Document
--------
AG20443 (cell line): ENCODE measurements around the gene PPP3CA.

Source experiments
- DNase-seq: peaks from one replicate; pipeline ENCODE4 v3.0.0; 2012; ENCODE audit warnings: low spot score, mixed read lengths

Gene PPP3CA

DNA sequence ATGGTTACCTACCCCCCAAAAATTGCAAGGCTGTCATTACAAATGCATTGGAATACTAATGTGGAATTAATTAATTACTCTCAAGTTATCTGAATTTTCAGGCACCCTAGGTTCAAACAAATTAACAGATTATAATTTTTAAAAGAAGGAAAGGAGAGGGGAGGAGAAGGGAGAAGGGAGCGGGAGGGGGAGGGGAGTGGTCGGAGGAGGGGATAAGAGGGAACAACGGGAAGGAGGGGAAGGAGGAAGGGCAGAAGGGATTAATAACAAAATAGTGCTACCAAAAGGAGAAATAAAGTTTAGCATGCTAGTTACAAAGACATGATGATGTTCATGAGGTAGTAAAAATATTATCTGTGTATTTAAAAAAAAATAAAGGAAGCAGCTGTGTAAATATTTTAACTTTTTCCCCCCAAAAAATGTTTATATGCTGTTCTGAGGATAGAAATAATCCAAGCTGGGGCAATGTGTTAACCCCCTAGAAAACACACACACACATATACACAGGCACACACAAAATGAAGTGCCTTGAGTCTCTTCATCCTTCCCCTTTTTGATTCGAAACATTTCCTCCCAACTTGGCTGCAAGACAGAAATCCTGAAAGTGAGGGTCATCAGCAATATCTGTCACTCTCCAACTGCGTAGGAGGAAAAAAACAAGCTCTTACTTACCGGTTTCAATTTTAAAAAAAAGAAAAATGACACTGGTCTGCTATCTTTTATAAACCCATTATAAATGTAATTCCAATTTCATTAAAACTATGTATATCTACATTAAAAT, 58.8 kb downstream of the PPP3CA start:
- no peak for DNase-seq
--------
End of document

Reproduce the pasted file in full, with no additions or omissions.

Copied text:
AG20443 (cell line): ENCODE measurements around the gene PPP3CA.

Source experiments
- DNase-seq: peaks from one replicate; pipeline ENCODE4 v3.0.0; 2012; ENCODE audit warnings: low spot score, mixed read lengths

Gene PPP3CA

DNA sequence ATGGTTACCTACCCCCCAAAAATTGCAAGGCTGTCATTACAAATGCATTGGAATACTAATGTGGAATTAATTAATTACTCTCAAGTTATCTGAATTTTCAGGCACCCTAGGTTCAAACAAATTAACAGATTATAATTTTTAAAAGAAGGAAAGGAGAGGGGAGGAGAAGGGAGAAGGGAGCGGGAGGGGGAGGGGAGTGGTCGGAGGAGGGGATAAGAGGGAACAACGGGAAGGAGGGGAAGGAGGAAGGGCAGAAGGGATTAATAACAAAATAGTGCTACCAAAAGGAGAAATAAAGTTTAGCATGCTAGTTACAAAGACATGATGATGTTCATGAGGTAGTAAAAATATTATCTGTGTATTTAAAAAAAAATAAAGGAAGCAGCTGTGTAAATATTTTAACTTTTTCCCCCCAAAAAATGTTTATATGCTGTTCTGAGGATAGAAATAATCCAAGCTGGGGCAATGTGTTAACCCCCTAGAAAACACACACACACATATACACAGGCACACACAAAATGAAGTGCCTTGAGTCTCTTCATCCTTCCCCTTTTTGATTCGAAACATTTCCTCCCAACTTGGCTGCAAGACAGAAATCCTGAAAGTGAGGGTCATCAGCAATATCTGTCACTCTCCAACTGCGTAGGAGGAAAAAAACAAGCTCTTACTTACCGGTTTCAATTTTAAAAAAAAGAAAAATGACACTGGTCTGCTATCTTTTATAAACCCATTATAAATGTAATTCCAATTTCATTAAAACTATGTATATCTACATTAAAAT, 58.8 kb downstream of the PPP3CA start:
- no peak for DNase-seq